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Publications and Filings

Letter and Commentary on the Consumer Privacy Bill of Rights Act
March 5, 2015

President Obama's Consumer Privacy Bill of Rights Act was released in late April. Executive Director Alvaro Bedoya joined leading privacy groups to send a letter to the President outlining their concerns. you can also read his views in the New York Times and Los Angeles Times.

Executive Director Bedoya warns Federal Trade Commission that existing privacy laws fail to protect so-called “passive” data.
August 15, 2014

Today Alvaro Bedoya, the Center’s Executive Director, filed comments before the Federal Trade Commission (FTC) urging the Commission to redouble enforcement efforts to protect users against the non-consensual collection of their sensitive data. In particular, he explained that due to outdated electronic privacy laws, so-called “passive” or “background” data generated by health and fitness apps and wearable devices may garner little to no privacy protection. He wrote: “In the world of Big Data, the less you know about your data, the fewer privacy protections it receives.”

Prof. Vladeck, Bedoya urge the Dept. of Commerce to support strong consumer controls on data collection.
August 5, 2014


Today, in the first regulatory filing by Center faculty and staff, Professor David Vladeck, Faculty Director, and Executive Director Alvaro Bedoya filed comments to the Department of Commerce, pressing the Department to support strong consumer controls on the collection of personal data – and oppose a de-emphasis on consumer controls apparently backed by a recent Big Data report from the President’s Council on Advisors on Science and Technology.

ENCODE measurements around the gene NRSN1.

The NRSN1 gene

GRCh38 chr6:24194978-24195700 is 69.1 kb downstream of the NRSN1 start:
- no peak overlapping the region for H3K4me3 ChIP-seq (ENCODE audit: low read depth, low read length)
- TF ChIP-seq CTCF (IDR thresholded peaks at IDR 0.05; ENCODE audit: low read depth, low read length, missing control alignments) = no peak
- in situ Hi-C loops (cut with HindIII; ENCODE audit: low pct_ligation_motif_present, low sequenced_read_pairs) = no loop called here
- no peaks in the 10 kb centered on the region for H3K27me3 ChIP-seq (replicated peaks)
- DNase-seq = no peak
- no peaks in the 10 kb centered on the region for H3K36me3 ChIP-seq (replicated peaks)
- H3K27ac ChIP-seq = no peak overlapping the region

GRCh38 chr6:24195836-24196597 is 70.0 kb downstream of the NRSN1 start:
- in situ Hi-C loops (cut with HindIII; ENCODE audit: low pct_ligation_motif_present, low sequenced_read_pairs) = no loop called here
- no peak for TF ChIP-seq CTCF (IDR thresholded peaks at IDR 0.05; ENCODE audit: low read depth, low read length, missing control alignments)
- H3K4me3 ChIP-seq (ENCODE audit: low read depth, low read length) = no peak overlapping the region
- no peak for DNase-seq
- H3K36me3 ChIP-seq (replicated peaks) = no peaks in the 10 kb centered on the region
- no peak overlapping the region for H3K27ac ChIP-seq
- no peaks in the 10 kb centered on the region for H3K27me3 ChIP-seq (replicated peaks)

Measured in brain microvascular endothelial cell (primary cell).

Prof. Vladeck and Bedoya explain that the ubiquitous collection of consumer data is far from inevitable, and argue that a de-emphasis on consumer controls may be particularly harmful for traditionally disadvantaged groups – including the poor, racial and ethnic minorities, immigrants, LGBT individuals, and the elderly. “Privacy is in many ways a shield for the weak,” Prof. Vladeck and Bedoya wrote. “An exclusive focus on use limitations would take away that shield and replace it with promises.”

Prof. Donohue argues that aspects of certain NSA programs are unconstitutional.
July 29, 2014

Professor Laura Donohue, a Faculty Director of the Center, has published the first exhaustive review of section 702 of the Foreign Intelligence Surveillance Act, the law underlying the NSA’s so-called PRISM program to collect the content of communications from American Internet companies. Prof. Donohue argues that certain practices instituted under section 702 violate the Fourth Amendment’s prohibition against unreasonable searches. The article will appear in a forthcoming issue of the Harvard Journal of Law and Public Policy.

This is the third in-depth article by Prof. Donohue on the Foreign Intelligence Surveillance Act; she has published an in-depth review of section 215 of the PATRIOT Act, the authority underlying the collection of Americans’ call records, as well as a broader article exploring FISA reform.

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